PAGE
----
Actually, no! This was where it was all happening and there was no choice but to sit down and see exactly where this led me.

Moto Rider Academy works on the principle that there is always something you can learn, no matter your skill level. Absolute beginner? Weekend warrior? Top racer? Bet you don’t know it all, no matter how good you think you are and, if you are an absolute beginner, the only way to accelerate learning is with a bit of one-on-one training. It is always scares me silly that you can pass your test and immediately go out and buy the fastest bike possible with no further training. The wise ones will come and do a course such as this.

The whole idea is not necessarily to make you faster round a track – although it can do that – but to help you understand what you and your bike can do and equip you with the techniques to make you a better and safer rider on the road. So many track techniques can be taken onto the road and, to be honest, speed is the least important of those. Building confidence in yours and the bike’s abilities allows for more a more relaxed rider which in turn organically increases speed and enjoyment. And all it takes are a few simple techniques that can be safely taught in the controlled environment of a track.

You take what you want from the day. For some it was merely to feel more comfortable on their bike; for me, it was to simply go faster through ironing out some of the bad habits I’d fallen into through a couple of years’ doing my own thing on the racetrack.

Different elements are communicated clearly in the classroom before you head out onto the track to put things into practice and the day continues like that; classroom, track, classroom, track over seven or eight sessions. Out on track you are divided into groups of three or four riders, each group with an instructor. They will either leave any comments to the end of the session or stop you out on track in a safe place to give you a hint or tip. What is important is that at no point do you feel like you are being laughed at; the instructors genuinely want you to get better and, if they can help you do it, then that’s their job done. Of course, it’s up to you to put into practice what they advise you to, but that’s why you are there, surely? Ego has to be checked in at the door.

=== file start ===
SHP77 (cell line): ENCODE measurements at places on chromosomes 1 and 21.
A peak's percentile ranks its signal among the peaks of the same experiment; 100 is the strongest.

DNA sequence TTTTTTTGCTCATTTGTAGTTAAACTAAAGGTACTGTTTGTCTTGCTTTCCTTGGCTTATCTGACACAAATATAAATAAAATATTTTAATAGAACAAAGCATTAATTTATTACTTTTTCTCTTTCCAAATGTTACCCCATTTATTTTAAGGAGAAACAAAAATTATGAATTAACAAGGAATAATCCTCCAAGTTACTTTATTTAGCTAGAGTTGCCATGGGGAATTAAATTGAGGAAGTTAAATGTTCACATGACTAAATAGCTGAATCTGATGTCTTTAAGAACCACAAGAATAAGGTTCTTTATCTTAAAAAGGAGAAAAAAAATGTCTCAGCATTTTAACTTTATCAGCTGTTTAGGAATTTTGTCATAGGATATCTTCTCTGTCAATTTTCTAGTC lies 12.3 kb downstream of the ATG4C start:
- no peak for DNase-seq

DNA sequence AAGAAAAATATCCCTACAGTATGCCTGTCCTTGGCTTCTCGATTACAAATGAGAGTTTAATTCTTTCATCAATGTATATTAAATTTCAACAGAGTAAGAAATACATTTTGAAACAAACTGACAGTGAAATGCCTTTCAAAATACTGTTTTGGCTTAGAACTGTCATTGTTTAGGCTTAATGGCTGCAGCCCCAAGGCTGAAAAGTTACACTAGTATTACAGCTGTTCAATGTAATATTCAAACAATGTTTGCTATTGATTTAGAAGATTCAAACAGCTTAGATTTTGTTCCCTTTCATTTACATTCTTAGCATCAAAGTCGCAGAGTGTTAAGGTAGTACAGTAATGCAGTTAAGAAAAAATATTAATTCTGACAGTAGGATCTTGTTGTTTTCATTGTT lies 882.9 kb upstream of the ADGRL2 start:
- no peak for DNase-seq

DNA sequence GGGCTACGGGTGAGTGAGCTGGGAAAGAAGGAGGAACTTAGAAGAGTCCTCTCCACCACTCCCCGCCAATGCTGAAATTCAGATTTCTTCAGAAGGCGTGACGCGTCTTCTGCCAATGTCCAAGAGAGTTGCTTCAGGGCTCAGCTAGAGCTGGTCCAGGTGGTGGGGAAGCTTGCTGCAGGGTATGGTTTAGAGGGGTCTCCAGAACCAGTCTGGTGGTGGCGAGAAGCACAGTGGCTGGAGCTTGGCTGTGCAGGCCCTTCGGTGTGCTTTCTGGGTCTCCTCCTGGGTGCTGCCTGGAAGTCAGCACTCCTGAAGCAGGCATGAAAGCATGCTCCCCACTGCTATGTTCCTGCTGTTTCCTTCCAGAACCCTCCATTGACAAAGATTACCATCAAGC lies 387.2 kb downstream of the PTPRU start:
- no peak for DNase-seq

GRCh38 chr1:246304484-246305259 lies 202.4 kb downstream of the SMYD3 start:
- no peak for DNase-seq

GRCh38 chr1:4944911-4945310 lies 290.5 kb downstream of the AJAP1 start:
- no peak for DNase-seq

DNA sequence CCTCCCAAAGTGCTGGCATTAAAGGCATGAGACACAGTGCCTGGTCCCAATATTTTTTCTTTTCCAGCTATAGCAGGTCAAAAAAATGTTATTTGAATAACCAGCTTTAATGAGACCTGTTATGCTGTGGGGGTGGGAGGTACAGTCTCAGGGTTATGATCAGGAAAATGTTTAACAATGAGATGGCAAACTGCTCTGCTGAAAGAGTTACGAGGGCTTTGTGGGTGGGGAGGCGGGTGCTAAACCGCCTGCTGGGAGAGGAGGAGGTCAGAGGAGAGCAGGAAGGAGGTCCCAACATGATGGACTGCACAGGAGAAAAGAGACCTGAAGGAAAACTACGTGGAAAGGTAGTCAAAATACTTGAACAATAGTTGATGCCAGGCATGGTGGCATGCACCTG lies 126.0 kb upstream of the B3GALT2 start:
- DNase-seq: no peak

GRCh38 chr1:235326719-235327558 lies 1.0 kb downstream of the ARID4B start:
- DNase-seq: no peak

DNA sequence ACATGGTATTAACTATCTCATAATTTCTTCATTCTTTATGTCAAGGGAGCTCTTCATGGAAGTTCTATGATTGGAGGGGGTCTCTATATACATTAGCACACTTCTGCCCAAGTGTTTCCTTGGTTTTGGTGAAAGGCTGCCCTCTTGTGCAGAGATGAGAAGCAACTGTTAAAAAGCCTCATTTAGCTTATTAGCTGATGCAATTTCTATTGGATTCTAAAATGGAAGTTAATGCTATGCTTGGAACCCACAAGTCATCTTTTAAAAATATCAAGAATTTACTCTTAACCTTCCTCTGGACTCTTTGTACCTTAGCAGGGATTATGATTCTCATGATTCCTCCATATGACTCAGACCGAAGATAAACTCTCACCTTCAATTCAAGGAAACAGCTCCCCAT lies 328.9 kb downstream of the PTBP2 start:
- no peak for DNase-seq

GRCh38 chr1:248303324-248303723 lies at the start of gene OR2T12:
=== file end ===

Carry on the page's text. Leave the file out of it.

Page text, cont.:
Moto Rider Academy Harry Fisher Phakisa school Harry later

Harry later in the day. Note the different body position and lean angle entering this corner.

And the amazing thing is that, through them watching you at close quarters and suggesting even the smallest things, your riding improves by leaps and bounds. If you take pride in your ability, then nothing stokes that pride more than doing something better. Not all of us are born with the natural ability of a Rossi or Marquez, neither will we ever get to that level through hard work, but there are personal targets to aim for and I can’t think of a better bunch of people to help you reach them.

I don’t think there was anyone there that day who left disappointed. I certainly didn’t and now it’s up to me to put everything into practice on my own.

If you’re interested in attending a training course with Moto Rider Academy, go to their website at www.motorideracademy.com. Price for the level one course is R1650 and this includes free entry to the Sunday open track day as well.